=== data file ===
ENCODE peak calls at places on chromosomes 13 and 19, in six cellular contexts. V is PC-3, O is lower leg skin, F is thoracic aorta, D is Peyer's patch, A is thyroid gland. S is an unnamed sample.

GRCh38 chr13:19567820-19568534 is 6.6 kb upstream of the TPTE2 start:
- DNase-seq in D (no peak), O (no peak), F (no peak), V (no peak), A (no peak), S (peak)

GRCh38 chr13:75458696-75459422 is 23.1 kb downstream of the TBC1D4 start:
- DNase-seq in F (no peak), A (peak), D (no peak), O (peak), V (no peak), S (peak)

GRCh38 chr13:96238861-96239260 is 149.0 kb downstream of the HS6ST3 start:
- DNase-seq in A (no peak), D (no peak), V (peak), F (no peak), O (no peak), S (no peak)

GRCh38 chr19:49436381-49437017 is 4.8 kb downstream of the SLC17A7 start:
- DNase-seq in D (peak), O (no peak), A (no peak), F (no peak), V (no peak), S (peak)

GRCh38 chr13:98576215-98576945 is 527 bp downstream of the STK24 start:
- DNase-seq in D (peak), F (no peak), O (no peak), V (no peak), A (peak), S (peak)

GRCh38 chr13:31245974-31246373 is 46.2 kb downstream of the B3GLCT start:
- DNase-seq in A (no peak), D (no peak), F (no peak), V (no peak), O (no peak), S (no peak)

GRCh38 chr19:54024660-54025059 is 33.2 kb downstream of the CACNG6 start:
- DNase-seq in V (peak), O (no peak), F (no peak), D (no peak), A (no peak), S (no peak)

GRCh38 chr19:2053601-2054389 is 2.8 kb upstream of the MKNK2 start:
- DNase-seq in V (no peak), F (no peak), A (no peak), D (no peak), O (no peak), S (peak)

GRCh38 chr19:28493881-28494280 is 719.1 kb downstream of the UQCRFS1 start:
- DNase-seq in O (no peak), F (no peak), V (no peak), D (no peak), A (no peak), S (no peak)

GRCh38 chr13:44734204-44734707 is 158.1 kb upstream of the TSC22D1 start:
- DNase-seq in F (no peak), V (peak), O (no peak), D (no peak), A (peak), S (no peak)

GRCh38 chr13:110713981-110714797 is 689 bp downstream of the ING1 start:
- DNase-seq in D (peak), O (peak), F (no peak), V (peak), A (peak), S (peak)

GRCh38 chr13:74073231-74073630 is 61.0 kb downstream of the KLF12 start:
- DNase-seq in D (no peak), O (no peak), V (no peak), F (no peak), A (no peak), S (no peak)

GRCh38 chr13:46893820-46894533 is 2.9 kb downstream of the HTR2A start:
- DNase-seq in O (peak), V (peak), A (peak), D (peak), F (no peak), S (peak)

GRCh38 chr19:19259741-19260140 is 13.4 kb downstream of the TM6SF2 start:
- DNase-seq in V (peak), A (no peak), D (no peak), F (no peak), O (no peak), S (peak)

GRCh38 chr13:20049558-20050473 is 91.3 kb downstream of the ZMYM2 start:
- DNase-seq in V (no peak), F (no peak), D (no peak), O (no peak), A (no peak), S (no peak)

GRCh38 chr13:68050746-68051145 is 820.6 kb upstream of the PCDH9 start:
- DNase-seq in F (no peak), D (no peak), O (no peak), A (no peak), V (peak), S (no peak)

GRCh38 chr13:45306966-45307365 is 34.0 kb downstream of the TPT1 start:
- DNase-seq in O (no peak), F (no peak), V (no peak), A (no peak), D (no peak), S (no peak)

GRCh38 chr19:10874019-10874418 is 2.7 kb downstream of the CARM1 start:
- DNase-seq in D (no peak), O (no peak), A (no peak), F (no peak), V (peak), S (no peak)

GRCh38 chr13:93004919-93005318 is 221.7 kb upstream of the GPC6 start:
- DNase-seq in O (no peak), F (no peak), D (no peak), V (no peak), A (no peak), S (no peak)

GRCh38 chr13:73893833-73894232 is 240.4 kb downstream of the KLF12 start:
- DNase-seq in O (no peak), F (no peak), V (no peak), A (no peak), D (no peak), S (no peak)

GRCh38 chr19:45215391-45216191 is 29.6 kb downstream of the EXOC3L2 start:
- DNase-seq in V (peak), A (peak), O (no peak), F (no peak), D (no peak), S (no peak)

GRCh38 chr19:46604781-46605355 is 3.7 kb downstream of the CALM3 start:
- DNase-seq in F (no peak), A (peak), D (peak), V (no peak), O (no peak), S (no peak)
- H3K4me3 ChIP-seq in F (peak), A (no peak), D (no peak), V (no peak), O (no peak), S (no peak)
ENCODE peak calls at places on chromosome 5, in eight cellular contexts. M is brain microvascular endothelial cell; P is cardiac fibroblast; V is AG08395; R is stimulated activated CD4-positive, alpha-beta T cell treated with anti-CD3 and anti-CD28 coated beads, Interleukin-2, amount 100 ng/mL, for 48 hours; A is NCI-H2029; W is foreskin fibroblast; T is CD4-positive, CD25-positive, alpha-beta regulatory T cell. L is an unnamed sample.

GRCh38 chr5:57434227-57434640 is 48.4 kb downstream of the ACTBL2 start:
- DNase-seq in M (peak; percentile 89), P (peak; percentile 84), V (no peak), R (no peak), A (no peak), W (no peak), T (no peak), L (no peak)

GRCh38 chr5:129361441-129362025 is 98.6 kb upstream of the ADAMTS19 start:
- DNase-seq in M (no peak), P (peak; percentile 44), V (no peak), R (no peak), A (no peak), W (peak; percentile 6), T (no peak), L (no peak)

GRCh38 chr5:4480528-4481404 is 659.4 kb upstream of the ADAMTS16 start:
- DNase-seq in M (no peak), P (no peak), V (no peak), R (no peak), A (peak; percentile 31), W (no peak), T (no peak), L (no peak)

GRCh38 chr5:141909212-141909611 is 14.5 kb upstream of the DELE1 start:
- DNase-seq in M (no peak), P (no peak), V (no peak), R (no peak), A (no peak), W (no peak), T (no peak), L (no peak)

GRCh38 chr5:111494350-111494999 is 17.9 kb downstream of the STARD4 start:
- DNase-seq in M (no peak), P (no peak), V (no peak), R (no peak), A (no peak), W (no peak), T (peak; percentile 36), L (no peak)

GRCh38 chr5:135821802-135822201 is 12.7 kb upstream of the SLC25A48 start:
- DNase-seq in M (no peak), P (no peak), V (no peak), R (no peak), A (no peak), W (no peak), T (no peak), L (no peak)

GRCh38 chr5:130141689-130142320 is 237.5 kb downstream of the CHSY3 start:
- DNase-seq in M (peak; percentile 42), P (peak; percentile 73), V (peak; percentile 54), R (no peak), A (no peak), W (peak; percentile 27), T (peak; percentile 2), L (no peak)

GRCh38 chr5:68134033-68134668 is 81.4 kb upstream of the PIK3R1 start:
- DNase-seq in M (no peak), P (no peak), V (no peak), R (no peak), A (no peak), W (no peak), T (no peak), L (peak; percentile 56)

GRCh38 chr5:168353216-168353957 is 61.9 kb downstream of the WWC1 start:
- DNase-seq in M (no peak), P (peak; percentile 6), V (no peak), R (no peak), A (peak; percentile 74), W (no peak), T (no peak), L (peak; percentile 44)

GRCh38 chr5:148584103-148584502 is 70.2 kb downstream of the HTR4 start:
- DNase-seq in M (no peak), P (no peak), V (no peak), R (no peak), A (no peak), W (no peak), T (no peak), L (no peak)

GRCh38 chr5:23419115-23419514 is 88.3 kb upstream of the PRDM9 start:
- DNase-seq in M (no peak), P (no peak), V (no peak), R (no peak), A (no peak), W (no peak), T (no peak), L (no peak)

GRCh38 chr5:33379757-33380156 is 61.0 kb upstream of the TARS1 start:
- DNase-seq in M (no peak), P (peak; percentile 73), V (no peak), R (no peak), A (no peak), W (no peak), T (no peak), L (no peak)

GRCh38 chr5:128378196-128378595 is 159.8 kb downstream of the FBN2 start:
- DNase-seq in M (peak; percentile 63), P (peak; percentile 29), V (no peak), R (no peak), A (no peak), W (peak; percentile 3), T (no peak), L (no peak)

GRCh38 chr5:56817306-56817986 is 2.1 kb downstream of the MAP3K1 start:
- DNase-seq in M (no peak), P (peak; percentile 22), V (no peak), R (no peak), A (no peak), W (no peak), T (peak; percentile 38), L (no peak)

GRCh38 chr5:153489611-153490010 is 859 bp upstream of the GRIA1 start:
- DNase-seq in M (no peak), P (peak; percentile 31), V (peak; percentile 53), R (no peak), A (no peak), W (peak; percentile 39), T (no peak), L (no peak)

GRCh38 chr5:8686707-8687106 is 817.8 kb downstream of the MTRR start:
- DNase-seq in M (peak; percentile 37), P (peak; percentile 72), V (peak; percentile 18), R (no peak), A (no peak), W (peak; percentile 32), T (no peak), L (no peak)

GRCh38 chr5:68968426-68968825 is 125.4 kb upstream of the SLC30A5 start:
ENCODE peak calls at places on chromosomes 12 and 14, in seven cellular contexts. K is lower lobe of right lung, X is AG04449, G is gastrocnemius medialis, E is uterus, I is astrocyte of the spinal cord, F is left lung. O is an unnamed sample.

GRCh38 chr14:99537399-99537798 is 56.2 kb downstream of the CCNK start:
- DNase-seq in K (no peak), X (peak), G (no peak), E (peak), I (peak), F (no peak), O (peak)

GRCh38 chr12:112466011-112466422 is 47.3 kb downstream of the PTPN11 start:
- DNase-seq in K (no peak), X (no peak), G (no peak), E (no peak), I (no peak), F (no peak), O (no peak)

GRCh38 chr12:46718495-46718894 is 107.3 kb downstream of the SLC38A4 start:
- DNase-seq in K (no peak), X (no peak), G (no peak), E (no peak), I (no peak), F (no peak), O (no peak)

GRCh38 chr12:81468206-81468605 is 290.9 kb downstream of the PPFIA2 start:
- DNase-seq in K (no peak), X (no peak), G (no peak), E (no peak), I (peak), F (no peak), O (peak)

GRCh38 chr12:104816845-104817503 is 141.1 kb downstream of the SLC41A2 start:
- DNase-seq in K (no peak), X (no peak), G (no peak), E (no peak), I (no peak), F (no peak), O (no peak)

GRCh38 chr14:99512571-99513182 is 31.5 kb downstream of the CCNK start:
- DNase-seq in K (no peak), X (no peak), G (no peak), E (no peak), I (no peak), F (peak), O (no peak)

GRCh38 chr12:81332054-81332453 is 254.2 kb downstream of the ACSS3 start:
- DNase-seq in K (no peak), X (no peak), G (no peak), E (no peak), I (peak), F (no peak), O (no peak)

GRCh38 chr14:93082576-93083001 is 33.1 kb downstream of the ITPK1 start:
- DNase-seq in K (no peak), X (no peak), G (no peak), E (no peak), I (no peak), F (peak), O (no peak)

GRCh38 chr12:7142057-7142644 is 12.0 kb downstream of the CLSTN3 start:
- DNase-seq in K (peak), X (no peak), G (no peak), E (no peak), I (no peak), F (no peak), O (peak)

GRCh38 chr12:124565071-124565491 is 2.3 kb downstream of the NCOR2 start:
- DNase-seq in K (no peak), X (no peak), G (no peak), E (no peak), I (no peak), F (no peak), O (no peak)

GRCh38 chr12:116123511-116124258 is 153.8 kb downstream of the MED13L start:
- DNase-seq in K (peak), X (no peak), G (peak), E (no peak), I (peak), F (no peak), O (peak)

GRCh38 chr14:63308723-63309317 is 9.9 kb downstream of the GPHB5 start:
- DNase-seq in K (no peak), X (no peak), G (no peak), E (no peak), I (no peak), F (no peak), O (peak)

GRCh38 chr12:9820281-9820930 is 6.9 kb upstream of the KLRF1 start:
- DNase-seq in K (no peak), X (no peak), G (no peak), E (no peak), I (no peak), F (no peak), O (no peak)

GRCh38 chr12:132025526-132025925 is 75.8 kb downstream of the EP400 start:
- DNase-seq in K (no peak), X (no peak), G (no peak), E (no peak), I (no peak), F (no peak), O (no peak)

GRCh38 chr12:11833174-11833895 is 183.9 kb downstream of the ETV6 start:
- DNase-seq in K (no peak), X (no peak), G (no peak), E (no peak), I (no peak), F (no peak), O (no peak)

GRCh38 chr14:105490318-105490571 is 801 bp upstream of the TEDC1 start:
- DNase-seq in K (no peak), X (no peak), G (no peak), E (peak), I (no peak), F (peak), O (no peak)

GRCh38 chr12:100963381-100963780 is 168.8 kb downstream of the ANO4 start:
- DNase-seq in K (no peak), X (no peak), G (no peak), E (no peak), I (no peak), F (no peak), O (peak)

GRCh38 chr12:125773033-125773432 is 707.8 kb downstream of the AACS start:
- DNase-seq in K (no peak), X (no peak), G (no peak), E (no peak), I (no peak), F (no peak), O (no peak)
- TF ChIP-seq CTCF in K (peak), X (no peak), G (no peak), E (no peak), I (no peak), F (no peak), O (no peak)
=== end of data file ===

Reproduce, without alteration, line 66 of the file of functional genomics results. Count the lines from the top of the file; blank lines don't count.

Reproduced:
GRCh38 chr5:148584103-148584502 is 70.2 kb downstream of the HTR4 start: